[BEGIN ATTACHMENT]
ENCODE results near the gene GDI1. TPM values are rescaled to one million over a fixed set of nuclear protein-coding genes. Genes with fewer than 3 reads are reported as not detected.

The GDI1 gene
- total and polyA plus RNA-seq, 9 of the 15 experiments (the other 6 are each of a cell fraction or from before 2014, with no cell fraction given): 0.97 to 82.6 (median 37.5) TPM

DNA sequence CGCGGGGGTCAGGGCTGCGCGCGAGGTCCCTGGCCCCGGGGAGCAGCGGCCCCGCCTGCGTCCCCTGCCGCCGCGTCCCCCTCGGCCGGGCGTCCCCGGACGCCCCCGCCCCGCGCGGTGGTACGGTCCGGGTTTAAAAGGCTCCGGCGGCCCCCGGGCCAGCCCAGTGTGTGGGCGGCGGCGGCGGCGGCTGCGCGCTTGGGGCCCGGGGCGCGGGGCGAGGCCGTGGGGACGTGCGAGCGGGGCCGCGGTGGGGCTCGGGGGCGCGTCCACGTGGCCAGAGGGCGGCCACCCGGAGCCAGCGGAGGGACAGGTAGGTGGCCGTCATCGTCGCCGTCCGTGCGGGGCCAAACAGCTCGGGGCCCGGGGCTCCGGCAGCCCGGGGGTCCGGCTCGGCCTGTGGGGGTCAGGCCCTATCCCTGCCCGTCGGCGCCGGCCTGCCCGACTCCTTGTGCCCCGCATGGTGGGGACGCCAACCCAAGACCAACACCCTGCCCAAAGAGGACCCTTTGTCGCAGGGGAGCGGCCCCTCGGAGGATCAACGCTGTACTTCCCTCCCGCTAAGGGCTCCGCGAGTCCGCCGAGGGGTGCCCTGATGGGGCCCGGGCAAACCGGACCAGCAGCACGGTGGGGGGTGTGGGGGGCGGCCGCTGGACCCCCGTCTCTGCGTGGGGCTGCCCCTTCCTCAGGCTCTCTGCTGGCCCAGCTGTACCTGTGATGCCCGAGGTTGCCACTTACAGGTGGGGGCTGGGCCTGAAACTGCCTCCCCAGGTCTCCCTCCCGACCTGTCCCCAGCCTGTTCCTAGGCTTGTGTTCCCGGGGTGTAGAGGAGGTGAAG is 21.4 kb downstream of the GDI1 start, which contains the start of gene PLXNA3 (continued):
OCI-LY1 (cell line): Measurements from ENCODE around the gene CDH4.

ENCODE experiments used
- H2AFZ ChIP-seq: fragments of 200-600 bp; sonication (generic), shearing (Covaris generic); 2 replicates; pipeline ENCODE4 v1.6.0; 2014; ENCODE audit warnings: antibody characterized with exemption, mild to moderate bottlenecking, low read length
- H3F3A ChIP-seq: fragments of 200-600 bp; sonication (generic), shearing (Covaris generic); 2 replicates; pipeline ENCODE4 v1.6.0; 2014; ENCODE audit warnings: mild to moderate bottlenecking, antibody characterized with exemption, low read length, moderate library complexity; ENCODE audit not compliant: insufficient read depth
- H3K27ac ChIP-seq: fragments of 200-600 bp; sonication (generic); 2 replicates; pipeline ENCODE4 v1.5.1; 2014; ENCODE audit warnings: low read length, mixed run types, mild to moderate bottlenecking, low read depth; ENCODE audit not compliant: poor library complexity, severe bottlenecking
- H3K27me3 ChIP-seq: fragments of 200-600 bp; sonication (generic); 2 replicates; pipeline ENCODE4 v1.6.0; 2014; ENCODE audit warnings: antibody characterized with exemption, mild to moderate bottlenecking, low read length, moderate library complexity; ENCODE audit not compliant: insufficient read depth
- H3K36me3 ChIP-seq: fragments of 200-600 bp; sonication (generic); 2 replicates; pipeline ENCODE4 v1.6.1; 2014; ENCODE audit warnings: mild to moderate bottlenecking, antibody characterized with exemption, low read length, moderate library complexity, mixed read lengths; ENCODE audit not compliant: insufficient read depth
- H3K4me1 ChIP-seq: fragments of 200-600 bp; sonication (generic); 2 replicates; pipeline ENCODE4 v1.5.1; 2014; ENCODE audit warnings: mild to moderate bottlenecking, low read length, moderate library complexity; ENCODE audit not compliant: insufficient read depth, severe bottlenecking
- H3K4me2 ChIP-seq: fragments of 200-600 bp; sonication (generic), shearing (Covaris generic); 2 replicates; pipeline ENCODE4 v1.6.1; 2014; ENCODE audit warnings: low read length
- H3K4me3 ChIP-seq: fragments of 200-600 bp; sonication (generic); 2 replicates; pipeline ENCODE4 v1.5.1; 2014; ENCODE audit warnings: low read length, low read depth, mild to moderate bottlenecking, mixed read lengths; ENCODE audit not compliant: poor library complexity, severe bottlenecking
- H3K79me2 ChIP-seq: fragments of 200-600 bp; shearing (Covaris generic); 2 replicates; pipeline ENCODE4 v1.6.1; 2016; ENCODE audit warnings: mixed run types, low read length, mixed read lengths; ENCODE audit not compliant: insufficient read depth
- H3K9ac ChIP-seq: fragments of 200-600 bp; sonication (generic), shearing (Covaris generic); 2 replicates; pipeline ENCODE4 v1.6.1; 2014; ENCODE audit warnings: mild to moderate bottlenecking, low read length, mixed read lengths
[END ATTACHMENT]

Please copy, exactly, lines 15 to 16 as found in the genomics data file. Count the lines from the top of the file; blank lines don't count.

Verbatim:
- H3K79me2 ChIP-seq: fragments of 200-600 bp; shearing (Covaris generic); 2 replicates; pipeline ENCODE4 v1.6.1; 2016; ENCODE audit warnings: mixed run types, low read length, mixed read lengths; ENCODE audit not compliant: insufficient read depth
- H3K9ac ChIP-seq: fragments of 200-600 bp; sonication (generic), shearing (Covaris generic); 2 replicates; pipeline ENCODE4 v1.6.1; 2014; ENCODE audit warnings: mild to moderate bottlenecking, low read length, mixed read lengths